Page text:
In a study published in The New England Journal of Medicine, gay and bisexual men were found to have a significantly higher risk for developing anal cancer, over thirty-five times greater than the general population. HIV-positive men were estimated to be eighty times more likely to get it. Although anal cancer accounts for less than 5 percent of all digestive and intestinal tract cancers, the rates have increased 160 percent over a thirty- year period. Gay African-American men have the sharpest increase and the lowest survival rates. Interestingly, anal cancer in gay men is as common as cervical cancer was in women before the use of the Pap smear, the test that screens for precancerous lesions on the cervix. Both types of cancer are caused by the human papillomavirus (HPV), which also causes anal and genital warts. HPV is one of the most common STDs in the world. Fortunately, anal cancer is highly preventable and treatable if caught in time.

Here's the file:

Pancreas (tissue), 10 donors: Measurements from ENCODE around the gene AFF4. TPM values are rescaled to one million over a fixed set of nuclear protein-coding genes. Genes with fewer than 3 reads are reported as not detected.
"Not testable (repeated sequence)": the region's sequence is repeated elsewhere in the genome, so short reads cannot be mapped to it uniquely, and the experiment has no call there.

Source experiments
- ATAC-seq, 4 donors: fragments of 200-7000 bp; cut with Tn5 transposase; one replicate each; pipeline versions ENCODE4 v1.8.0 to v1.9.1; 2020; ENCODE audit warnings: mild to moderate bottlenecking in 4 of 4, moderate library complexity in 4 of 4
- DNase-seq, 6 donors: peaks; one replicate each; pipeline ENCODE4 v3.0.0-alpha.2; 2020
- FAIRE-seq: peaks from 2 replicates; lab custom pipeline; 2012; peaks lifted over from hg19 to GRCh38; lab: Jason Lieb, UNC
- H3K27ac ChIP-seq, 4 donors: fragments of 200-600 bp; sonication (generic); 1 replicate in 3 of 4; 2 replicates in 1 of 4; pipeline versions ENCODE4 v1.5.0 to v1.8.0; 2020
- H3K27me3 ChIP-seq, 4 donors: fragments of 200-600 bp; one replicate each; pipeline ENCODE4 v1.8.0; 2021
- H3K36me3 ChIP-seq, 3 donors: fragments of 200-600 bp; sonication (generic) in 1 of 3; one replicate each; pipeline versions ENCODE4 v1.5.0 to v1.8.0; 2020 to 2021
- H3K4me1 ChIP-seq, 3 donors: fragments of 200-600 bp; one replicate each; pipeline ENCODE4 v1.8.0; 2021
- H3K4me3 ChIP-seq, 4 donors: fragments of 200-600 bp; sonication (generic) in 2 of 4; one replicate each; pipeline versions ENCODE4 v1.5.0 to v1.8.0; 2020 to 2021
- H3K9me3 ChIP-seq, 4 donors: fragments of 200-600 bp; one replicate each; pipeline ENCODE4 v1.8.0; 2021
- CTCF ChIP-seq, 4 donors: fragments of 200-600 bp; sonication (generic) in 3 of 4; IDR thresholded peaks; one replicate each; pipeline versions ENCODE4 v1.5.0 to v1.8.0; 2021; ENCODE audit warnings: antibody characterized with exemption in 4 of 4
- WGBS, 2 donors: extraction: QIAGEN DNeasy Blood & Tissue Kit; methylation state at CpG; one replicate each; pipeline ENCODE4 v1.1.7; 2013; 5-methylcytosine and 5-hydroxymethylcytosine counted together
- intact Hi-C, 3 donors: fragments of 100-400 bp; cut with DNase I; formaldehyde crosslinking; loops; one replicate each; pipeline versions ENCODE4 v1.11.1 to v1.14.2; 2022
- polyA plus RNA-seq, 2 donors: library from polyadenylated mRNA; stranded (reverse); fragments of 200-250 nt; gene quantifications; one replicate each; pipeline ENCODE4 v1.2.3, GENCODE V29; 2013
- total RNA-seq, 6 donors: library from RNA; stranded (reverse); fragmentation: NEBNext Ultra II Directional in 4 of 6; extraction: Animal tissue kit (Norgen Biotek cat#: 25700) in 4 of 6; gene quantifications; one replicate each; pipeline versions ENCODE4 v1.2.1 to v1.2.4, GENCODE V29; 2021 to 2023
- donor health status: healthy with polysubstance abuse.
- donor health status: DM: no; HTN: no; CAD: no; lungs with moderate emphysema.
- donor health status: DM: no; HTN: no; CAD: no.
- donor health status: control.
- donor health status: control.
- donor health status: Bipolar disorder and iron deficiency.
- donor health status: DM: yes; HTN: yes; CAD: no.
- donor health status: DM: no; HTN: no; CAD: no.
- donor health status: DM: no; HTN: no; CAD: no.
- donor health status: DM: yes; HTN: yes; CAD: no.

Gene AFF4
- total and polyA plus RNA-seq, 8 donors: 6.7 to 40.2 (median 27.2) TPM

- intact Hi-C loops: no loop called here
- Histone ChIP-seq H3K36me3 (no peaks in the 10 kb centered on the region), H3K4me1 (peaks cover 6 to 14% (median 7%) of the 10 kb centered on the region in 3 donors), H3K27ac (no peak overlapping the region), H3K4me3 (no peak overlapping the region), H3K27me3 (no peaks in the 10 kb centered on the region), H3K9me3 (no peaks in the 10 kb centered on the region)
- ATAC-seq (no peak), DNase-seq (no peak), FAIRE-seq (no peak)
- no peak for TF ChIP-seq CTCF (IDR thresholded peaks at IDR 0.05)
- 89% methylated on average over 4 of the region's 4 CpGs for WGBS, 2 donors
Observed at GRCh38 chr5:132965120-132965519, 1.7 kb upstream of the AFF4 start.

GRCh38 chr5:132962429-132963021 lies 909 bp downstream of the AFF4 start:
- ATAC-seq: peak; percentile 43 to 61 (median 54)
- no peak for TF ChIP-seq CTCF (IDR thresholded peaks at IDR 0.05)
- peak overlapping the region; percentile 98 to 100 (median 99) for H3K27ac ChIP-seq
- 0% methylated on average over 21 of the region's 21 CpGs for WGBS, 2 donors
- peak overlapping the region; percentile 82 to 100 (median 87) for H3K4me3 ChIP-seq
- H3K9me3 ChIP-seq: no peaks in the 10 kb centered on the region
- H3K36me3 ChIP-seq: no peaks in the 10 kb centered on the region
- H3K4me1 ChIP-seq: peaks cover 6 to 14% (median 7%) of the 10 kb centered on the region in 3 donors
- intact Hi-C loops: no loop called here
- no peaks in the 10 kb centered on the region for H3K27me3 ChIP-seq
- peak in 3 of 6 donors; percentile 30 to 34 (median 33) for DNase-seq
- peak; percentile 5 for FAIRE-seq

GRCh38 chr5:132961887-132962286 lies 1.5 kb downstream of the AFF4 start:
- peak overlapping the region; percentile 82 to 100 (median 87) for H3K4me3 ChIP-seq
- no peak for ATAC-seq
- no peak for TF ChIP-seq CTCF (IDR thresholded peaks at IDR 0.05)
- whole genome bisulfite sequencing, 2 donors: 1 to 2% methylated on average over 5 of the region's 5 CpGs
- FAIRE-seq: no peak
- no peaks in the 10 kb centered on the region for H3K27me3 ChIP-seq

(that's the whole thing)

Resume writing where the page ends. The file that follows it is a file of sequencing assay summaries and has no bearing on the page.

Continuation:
There are more then one hundred different subtypes of HPV, and some are the source of common warts as seen on the hands and feet. HPV affects approximately 65 percent of HIV-negative gay men, and nearly 95 percent of HIV-positive gay men carry HPV in their anal canals. Most do not even know they have it. Subtypes 6 and 11 cause 90 percent of genital warts, while subtypes 16 and 18 are far more dangerous because of their precancerous potential.

Continue Reading »

One response so far

Jun 04 2009

Not all penis bumps are warts (part II)

Filed under Penile Warts,Photos

Not all penis bumps are warts (part II)

In a previous post, we discussed penile pearly papules.

Lichen planus can also cause bumps on the penis.  This condition is an inflammatory condition – NOT an STD.

Classical lichen planus is characterized by shiny, flat-topped, firm papules (bumps) varying from pin point size (‘guttate’) to larger than a centimetre. They are a purple colour and often are crossed by fine white lines (called ‘Wickham’s striae’). They may be close together or widespread, or grouped in lines (linear lichen planus) or rings (annular lichen planus). Linear lichen planus can be the result of scratching or injuring the skin. Although sometimes there are no symptoms, it is often very itchy.